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Michigan ranks third for voter registration. Democrats push for more

people voting at the polls
Democratic legislation would expand Michigan’s automatic voter registration system (Bridge file photo)
  • Michigan House approves plan to expand automatic voter registration over GOP objections
  • Bills would enroll Medicaid applicants and returning prisoners
  • Michigan already ranks third in the nation for voter registration rate

LANSING — Michigan Democrats are moving to boost the state's already high voter registration rate with a new plan they say could give hundreds of thousands of eligible residents the chance to cast ballots. 

Legislation approved Wednesday by the state House despite Republican opposition would expand Michigan's existing system of automatically registering U.S. citizens who apply for a driver license, unless they opt out. 


Under the bills, citizens would also automatically be registered to vote when they apply for Michigan's government-run Medicaid health insurance program or seek to reinstate their driver license upon release from prison.


Other state agencies could automatically register residents too, provided they have systems in place to prove the individuals are citizens eligible to vote using documents currently required for a driver's license or Medicaid.

Michigan already has the third-highest voter registration in the country, according to U.S. Census Bureau data. About 77 percent of the state's voting-age population was registered in 2022. 

The new proposal, advanced to the Senate in a series of party-line votes, is "the next step" for Michigan’s "fantastic voter registration system," sponsoring Rep. Penelope Tsernoglou, D-East Lansing, said during a recent committee hearing.

"For good democracy, our goal should be that every citizen has the opportunity to vote," added Tsernoglou, who chairs the House Elections Committee. 

The legislation comes as Democrats nationwide seek to expand registrations and make it easier to vote, moves that some Republicans have said would benefit Democrats. Research about voting patterns of prisoners and Medicaid recipients, however, is far from conclusive, showing more bipartisanship.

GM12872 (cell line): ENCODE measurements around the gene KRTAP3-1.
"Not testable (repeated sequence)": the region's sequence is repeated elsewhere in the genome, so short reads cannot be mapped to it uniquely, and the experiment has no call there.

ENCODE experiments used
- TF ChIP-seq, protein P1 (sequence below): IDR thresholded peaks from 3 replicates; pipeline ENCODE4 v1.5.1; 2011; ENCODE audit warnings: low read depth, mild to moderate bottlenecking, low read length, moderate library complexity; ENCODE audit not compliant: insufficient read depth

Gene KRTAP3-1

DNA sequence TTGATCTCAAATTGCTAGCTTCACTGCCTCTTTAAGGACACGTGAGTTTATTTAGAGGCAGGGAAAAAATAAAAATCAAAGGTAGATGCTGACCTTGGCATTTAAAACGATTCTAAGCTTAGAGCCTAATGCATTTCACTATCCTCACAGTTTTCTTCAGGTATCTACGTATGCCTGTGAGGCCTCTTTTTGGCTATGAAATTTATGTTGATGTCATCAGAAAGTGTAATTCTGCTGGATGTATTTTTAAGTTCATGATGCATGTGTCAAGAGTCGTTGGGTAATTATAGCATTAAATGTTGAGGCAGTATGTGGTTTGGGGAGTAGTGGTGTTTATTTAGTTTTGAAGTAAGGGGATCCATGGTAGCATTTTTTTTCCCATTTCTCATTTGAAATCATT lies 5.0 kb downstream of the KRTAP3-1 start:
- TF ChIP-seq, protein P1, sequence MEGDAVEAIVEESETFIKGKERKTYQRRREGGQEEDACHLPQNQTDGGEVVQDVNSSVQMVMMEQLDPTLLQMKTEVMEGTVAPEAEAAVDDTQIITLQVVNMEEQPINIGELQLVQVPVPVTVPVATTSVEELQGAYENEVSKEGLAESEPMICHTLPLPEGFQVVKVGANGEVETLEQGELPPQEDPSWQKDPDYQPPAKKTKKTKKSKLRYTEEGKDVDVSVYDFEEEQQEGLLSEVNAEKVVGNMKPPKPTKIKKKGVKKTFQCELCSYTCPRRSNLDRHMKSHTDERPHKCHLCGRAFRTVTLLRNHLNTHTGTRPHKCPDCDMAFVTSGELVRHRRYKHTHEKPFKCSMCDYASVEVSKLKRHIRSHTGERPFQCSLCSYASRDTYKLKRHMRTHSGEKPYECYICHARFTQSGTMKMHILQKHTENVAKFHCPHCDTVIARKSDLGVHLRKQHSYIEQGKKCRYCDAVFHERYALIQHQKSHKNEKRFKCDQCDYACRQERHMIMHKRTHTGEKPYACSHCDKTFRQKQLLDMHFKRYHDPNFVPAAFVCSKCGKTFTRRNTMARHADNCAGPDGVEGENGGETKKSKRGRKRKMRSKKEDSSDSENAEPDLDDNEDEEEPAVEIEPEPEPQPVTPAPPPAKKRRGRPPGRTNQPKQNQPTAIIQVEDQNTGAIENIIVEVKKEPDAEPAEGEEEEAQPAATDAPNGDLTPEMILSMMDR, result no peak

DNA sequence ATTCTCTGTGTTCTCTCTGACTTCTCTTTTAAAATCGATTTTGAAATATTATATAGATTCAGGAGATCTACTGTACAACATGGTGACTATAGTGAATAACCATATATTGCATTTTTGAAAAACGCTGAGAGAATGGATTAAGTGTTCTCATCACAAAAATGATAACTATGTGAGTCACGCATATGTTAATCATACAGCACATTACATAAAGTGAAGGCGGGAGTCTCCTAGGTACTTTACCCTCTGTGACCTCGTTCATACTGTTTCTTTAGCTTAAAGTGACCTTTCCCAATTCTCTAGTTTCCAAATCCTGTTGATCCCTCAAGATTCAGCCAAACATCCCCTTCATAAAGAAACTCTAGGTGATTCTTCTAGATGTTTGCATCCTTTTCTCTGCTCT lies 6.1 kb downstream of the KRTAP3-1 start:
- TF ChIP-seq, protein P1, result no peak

In Michigan, Republicans opposed the latest legislation, citing projected cost increases for state government and arguing the proposal would do little to repair public distrust in the election process. 

A record 4.5 million Michigan voters cast ballots in the 2022 midterm election that saw Democrats sweep top statewide offices, but another 3 million voting-age residents did not participate, according to the Census data. 

"Their lack of participation in our election process proves they've lost faith in our institution to the point where they don't think that their vote matters," said Rep. Josh Schriver, R-Oxford. 

"If your goal here is to increase voter turnout in a substantial way, then we have to work to restore faith in our government," he added.


The proposal is supported by Democratic Secretary of State Jocelyn Benson, whose office would be required to send a notice to any newly enrolled voter allowing them to decline the automatic registration by returning a form.

The notice would also include information on how the newly registered voter could apply for an absentee ballot. 

Democrats say the proposal would streamline in-person voter registrations, reduce election-day registrations and help maintain "clean" voting rolls by requiring local clerks to begin the process of removing voters if the state registration notice is returned as "undeliverable."

"This is gonna save time, it's gonna save money, and maybe — just maybe, and hopefully — it can help save democracy," state Rep. Dylan Wegela, D-Garden City, said last month.

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